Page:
Monday, July 31, 2006

From Qana to a Sustainable Peace in the Mideast

The continuous Israeli military offensive in southern Lebanon provoked by Hezbollah’s kidnapping of two Israeli soldiers has not stopped even though many countries in both Arab and non-Arab world have condemned the actions. This IDF military operation to “root out Hezbollah from Lebanon” has killed more than 500 civilians in Lebanon, injuring and displacing thousands others from the comfort of their homes. The latest and bloodiest attack occurred last Sunday when Israeli bombs reduced the buildings that housed refugees from other villages and cities in the village of Qana in southern Lebanon into ruble. Fifty-four civilians were reportedly killed, 37 of them children.

If the initial military offensive by Israel received mild and reluctant condemnation from the international community, this brutal killing of innocent civilians, mostly children who were asleep when the bombs landed, has received unequivocal condemnation and calls for immediate ceasefire from all corners of the globe but the USA. President Bush, speaking in Florida on Monday, said Israel had the right to defend itself and called on Iran and Syria to stop aiding Hezbollah. He further elaborated that there could be no cease-fire until Hezbollah was reined in and international borders respected, reiterating the U.S. stance on the conflict.

Israel, while regretting the loss of civilian lives, maintained that the Hezbollah fighters have used Qana to launch rocket attacks on northern Israel and that enough warning had been given to innocent civilians by way of air-dropped pamphlets. Thus they pleaded innocent and justified the attacks on Qana and blamed Hezbollah for this “accident”. Furthermore, Israeli Defense Minister Amir Peretz said Israel would not agree to an immediate cease-fire and planned to expand military operations in Lebanon.

Reacting to this tragedy, Lebanese PM Fouad Siniora issued a statement describing the event as an “Israeli massacre”. He went even further by denying US Secretary of State Condoleeza Rice, who was scheduled to arrive in Beirut on Sunday, from visiting Lebanon until the announcement of an immediate and unconditional ceasefire.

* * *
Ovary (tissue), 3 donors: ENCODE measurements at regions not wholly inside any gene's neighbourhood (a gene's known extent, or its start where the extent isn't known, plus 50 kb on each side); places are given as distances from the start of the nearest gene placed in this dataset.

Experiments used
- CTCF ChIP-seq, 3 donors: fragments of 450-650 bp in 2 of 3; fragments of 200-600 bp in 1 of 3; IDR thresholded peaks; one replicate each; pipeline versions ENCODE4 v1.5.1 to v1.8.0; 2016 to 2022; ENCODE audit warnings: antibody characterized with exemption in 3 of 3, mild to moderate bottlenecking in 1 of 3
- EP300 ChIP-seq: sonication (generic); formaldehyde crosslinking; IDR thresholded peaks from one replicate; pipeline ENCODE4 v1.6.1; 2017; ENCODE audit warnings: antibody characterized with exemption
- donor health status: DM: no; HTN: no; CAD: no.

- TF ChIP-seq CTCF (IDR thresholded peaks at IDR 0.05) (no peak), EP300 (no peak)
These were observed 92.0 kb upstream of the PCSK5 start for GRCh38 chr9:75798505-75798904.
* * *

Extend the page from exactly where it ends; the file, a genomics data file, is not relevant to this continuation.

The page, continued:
India, a country known to be having close relation with the region but which has so far been reluctant to strongly condemn the Israeli military operation in southern Lebanon because Tel Aviv claimed they were acting against sponsors of terrorism, issued its strongest statement of condemnation on the Qana tragedy. New Delhi slammed Israel’s Sunday massacre in Qana and termed it as “continued irresponsible and indiscriminate bombing of Lebanon by the Israeli military, ignoring calls for restraint”. If in its earlier statement India said to have only regretted Israel’s “disproportionate” reaction to Hezbollah’s attacks, it now called for “an immediate and unconditional ceasefire”.

In Indonesia, the government strongly condemned the Israeli airstrike on Qana in southern Lebanon. It further said that the tragedy has strengthened the urgent need for an immediate cease-fire in the region and the best way to stop this from happening again is for Israel to end its military operations.

Post Qana massacre, Israel announced a 48 hours halt to its aerial strike on Lebanon in order to conduct a probe on Sunday’s Qana tragedy and provide safe passage to stranded Lebanese in southern Lebanon to leave for safer place. The UNSC immediately held a meeting to discuss the possibility of setting up a new peacekeeping force in the region. But, less than 24 hours after the Qana bombing, Israel has resumed its military operation in southern Lebanon thus dimming the hope of any early solution to the crisis.

The quick turns of events in this Israel – Hezbollah conflict has definitely affected the possibility of creating a “sustainable” ceasefire in the region. The assurance by Ms. Rice that a resolution to the conflict could be reached by this week becomes meaningless when her boss in Washington and the Israeli government have insisted on reining in on Hezbollah first before any ceasefire could be called. At the same time, Hezbollah and its supporters would never let this scenario to happen and they will fight till the end.

This gloomy scenario is really disturbing. If the crisis continues many more civilians will be killed and peace in the region would become elusive. If only a “new Middle East” scripted by the US could be achieved, it would be very gloomy and bloody. Terrorism would escalate even further and civilians would suffer the most and become the victims in the conflicts. The current events in Iraq mirror the possible future in the region.

To avoid this worse case scenario, the international community must immediately work together through international organization like the UN to give a unified voice of concern and pressure to the US and Israel to end the crisis. The US can make or break any collaborative efforts to solve the crisis. The failure of Rome meeting last week was an example of US importance in this matter. At the same time, exclusion of Hezbollah in the meeting was a mistake.

Thus, to reach any meaningful result there should be some serious diplomatic engagement to all parties involve in the conflict. Once a common ground has been achieved, restraint and ceasefire that would lead to a long lasting, or sustainable peaceful agreement, could as well be achieved. Qana tragedy should become a grim reminder that a continuing crisis in the region will only kill more innocent civilians and instability.

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